From U-turn to U-turn to all but completely axing the mini-budget, only a £13bn national insurance cut and a £1.5bn stamp duty cut survived the chancellor Jeremy Hunt’s announcement on Monday.
Under plans announced last month, no stamp duty needs to be paid on the first £250,000 of a property — up from the previous £125,000 threshold.
First-time buyers do not have to pay any stamp duty on property up to £425,000, up from £300,000.
The value of a property on which first-time buyers can claim relief also increased, from £500,000 to £625,000.
“While maintaining a cut to stamp duty will help stimulate buyer demand within the market, overall market health will be far better maintained by stabilising the mortgage sector and our ability to fund a property purchase in the first place,” Marc von Grundherr, director of Benham and Reeves, said.
“The government’s choice to maintain the cut to stamp duty tax signals their intent to keep the property market buoyant and this should help boost buyer confidence in itself,” James Forrester, managing director of Barrows and Forrester, said.
Stamp duty land tax (SDLT) is a lump sum payment you have to make when purchasing property over a certain threshold.
The government’s Stamp Duty Land Tax Calculator can be used to understand what you should pay.
However, the average first-time buyer will only be better off for five months before higher mortgage payments overtake their stamp duty savings.
Across all deposit sizes, the average rate offered on a two-year fixed-rate mortgage has now remained the same for four days, at 6.47%, figures from Moneyfacts.co.uk show.
The average five-year fixed-rate mortgage rate on the market has also remained the same for four days in a row, standing at 6.29% between Friday of last week and Monday.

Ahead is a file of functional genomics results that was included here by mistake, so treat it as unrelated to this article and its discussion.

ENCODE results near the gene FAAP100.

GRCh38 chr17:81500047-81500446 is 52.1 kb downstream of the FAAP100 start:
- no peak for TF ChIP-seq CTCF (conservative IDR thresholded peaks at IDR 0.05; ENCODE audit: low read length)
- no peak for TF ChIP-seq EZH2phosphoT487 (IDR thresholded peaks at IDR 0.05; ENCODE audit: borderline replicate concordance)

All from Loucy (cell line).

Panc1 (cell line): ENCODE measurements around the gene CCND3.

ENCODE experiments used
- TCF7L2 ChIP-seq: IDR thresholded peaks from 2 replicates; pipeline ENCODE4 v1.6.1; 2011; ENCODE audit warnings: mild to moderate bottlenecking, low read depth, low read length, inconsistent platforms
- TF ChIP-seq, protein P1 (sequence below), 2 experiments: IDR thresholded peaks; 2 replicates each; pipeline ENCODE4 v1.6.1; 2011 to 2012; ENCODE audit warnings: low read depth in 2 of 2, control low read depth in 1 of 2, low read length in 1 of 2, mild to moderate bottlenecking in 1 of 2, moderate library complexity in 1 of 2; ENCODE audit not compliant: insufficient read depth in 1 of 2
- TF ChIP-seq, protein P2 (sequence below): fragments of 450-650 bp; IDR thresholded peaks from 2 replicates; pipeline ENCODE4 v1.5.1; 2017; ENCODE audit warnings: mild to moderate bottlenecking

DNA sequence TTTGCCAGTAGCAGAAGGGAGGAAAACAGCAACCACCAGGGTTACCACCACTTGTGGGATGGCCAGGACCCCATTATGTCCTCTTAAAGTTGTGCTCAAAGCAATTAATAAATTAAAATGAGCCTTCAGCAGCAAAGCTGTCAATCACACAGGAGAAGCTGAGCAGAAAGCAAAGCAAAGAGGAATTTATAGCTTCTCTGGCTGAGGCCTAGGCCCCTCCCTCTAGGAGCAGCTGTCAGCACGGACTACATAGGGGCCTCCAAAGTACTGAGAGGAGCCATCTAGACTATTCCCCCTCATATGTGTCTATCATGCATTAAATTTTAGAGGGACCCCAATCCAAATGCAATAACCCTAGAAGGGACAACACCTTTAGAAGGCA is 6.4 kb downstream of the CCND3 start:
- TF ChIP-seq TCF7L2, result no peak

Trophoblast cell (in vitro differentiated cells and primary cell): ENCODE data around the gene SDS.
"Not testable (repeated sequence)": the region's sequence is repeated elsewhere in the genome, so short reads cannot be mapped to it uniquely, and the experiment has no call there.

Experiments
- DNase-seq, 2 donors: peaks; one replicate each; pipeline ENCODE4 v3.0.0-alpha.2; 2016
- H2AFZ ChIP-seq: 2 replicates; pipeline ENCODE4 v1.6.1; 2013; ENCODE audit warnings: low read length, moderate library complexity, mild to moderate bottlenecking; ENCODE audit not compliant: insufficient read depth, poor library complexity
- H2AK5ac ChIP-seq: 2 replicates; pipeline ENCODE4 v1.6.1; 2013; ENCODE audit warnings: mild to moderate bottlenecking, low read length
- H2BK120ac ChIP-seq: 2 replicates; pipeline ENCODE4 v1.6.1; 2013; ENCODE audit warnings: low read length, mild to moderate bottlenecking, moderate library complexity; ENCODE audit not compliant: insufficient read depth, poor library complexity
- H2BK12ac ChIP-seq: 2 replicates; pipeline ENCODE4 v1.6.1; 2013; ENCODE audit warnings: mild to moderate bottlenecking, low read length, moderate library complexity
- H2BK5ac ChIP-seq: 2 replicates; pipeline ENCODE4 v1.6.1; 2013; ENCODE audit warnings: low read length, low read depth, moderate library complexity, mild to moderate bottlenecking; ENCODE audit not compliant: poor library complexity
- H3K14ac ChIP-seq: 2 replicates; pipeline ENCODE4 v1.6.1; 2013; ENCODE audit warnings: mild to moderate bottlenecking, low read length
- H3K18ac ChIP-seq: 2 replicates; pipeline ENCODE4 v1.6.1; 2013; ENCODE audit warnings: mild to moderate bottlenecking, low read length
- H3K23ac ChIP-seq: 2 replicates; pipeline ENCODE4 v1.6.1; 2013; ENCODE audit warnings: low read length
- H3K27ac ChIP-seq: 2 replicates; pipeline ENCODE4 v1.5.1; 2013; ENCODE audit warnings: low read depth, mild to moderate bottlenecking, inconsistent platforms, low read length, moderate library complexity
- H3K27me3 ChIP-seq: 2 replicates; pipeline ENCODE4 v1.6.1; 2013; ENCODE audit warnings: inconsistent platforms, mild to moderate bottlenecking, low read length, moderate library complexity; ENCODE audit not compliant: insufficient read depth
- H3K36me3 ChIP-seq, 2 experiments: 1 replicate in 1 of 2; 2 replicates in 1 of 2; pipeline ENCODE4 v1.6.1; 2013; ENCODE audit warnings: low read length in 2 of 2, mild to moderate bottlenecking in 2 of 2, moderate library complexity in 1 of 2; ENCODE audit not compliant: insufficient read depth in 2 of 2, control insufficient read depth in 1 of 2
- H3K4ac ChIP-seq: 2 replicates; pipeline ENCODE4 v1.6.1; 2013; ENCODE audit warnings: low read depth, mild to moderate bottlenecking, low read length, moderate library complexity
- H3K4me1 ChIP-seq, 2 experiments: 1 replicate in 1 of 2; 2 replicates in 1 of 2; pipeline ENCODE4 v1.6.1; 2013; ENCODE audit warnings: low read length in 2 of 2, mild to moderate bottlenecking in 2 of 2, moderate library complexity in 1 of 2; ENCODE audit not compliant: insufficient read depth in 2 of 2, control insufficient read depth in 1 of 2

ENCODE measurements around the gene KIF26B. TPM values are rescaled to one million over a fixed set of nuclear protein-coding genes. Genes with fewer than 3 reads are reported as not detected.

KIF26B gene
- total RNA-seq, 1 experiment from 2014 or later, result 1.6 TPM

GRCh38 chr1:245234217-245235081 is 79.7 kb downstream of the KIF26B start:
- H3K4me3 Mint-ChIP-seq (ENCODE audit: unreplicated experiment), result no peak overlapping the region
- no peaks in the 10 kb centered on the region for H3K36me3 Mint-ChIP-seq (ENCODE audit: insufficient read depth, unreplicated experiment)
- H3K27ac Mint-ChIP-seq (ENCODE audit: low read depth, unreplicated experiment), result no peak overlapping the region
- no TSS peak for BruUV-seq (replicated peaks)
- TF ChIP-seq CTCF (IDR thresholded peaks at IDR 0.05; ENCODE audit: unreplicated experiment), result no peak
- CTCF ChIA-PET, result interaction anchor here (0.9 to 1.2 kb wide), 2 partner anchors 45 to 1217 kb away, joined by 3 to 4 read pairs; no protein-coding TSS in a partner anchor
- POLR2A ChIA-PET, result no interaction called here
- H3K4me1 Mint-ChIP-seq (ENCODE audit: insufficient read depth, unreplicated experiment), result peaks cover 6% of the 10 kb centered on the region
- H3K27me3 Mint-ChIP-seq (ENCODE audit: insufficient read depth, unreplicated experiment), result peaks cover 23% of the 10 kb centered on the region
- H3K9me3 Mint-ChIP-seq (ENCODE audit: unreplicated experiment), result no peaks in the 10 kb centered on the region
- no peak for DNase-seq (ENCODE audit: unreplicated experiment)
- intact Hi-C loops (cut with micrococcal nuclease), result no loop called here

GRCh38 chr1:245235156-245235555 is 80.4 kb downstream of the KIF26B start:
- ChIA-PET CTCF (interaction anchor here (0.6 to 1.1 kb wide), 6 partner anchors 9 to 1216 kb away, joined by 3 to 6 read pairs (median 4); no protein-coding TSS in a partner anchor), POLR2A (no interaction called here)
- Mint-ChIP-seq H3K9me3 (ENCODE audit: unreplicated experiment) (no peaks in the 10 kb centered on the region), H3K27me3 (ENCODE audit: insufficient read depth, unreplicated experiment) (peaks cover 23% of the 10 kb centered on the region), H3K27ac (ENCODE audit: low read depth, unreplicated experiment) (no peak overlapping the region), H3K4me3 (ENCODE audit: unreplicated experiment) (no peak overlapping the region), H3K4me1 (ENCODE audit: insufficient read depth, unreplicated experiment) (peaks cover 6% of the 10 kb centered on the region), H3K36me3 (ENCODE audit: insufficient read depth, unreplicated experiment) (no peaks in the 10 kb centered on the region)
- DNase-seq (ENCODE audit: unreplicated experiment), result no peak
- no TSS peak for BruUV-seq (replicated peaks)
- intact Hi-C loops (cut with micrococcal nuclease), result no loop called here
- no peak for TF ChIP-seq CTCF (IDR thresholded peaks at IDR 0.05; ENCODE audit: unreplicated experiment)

The choice of mortgages has also remained broadly static in recent days, with 3,104 mortgage products available on Monday, which was slightly down on the 3,112 deals available on Friday last week.
The number of mortgage products dropped to 2,258 at the start of October, having stood at 3,961 on the day of the mini-budget.
“Jeremy Hunt’s speech is a huge U-turn for the government and basically puts us back to the position we were in before the mini budget. It is positive that the stamp duty cut will stay in place, but more important will be its effect on the markets,” Simone Webb, managing director of capital markets and finance at LiveMore, said.
“This was clearly a speech to bring a level of much-needed stability and confidence back. While interest rates were already on an upward trajectory, the level of rises we have seen in the past fortnight has outstripped most people’s ability to cope.
“We all need to hope that this speech and the next fiscal statement on 31 October will be enough to steady the markets enough that lenders can reprice and reintroduce the hundreds of mortgage products that necessarily had to be pulled due to market instability.”
* reversal of National Insurance increase
* cuts to Stamp Duty
* £1m Annual Investment Allowance
* Seed Enterprise Investment Scheme
* Company Share Options Plan
— Declan Curry (@declancurry) October 17, 2022
Chancellor Hunt said the ripping up of Liz Truss’s core economic policies was essential. “The most important priority now is stability,” he added.
Hunt claimed that no government can control the markets but it can give certainty to the markets about public finances.
The U-turns include the £21bn of retreats already announced by Truss on corporation tax and scrapping the top rate of income tax.
A £6bn cut in the basic income tax rate from 20% to 19% was shelved indefinitely.
The new chancellor has also reversed tax changes on dividend income, IR35 off-payroll rules, alcohol duty and a VAT-free shopping scheme for tourists, saving another £5bn.
Hunt also announced that help with energy bills for households will only last until April, with a review to find a “new approach” that will “cost the taxpayer significantly less”.
The government will continue with its reversal of the 1.25 percentage point increase in national insurance contributions, the chancellor said.
“There will be more difficult decisions, I’m afraid, on both tax and spending as we deliver our commitment to get debt falling as a share of the economy over the medium term,” Hunt said.
“All departments will need to redouble their efforts to find savings and some areas of spending will need to be cut,” he added.